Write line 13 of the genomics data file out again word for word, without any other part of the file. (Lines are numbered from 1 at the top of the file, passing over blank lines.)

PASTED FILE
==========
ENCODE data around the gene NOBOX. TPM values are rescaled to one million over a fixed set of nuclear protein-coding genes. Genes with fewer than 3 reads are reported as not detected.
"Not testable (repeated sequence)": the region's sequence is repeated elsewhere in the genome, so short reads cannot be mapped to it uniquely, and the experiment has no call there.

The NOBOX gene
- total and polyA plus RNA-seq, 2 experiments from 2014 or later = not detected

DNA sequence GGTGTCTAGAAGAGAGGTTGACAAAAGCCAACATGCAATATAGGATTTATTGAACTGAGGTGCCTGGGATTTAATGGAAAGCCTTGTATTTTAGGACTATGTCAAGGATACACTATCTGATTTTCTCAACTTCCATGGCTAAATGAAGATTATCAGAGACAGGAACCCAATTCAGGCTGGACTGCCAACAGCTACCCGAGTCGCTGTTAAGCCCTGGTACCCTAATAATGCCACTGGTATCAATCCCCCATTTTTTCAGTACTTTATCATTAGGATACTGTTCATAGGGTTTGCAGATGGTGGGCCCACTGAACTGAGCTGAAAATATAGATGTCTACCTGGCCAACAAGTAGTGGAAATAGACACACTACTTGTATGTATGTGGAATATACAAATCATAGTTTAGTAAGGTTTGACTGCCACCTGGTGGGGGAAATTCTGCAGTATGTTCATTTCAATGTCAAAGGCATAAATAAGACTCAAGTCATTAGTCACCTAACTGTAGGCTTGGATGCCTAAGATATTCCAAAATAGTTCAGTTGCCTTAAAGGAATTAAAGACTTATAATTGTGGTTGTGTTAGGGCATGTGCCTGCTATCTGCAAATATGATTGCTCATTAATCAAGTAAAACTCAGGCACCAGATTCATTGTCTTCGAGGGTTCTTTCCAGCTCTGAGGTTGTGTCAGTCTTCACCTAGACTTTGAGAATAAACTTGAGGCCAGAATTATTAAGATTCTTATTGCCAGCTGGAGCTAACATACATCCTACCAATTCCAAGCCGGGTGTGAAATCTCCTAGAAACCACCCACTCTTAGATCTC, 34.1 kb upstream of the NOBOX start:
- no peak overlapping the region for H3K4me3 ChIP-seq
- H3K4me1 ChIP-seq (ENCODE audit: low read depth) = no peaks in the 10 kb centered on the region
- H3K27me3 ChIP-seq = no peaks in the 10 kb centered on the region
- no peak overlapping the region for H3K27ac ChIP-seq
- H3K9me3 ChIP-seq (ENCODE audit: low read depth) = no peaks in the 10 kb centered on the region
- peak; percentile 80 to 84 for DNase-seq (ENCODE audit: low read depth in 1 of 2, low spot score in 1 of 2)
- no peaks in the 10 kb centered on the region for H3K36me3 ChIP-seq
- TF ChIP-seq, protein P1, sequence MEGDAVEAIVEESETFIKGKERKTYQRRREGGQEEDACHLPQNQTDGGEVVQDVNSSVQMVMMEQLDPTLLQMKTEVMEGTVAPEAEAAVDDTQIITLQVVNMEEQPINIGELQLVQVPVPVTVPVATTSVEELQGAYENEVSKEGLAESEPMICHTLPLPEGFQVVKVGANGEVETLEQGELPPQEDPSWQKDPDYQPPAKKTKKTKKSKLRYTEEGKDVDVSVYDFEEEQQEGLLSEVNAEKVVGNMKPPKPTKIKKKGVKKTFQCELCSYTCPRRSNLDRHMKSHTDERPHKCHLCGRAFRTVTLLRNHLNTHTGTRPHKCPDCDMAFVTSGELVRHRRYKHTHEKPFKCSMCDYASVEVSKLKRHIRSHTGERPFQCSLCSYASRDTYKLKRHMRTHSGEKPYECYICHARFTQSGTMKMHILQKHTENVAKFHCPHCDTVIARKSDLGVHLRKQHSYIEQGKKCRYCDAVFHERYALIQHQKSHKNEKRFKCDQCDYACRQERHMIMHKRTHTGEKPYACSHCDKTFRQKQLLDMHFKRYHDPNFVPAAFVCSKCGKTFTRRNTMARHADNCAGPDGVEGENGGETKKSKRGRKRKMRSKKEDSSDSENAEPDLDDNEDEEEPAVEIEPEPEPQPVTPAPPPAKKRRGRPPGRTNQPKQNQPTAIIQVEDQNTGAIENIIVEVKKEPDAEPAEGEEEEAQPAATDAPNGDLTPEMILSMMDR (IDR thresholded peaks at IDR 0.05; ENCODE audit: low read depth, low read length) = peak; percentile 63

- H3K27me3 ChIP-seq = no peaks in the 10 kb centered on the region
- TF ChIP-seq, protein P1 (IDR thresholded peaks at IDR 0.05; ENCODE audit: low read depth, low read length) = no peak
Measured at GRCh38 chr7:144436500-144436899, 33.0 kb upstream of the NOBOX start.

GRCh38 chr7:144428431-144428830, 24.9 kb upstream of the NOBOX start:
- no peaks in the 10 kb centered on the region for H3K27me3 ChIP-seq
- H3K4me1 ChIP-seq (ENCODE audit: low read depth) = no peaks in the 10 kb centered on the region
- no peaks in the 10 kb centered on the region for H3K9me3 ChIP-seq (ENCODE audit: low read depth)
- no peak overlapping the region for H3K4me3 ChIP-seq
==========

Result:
- TF ChIP-seq, protein P1, sequence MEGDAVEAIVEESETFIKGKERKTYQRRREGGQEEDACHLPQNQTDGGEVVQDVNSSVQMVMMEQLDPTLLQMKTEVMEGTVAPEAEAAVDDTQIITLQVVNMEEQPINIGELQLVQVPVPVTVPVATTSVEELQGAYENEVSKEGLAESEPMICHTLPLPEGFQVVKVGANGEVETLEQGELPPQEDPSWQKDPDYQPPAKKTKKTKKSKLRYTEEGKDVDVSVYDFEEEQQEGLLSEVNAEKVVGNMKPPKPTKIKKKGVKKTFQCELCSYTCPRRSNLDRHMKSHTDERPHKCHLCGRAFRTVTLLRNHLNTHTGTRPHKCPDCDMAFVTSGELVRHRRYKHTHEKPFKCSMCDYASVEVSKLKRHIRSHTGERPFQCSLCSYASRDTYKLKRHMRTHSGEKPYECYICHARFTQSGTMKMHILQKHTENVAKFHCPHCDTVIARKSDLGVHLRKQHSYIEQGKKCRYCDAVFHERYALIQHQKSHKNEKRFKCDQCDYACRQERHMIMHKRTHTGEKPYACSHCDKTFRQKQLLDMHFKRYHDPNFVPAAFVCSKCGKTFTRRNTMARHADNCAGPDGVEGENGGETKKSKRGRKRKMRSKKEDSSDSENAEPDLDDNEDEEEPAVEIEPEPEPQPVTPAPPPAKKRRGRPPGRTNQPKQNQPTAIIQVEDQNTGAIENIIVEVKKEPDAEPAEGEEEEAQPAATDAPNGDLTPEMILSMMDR (IDR thresholded peaks at IDR 0.05; ENCODE audit: low read depth, low read length) = peak; percentile 63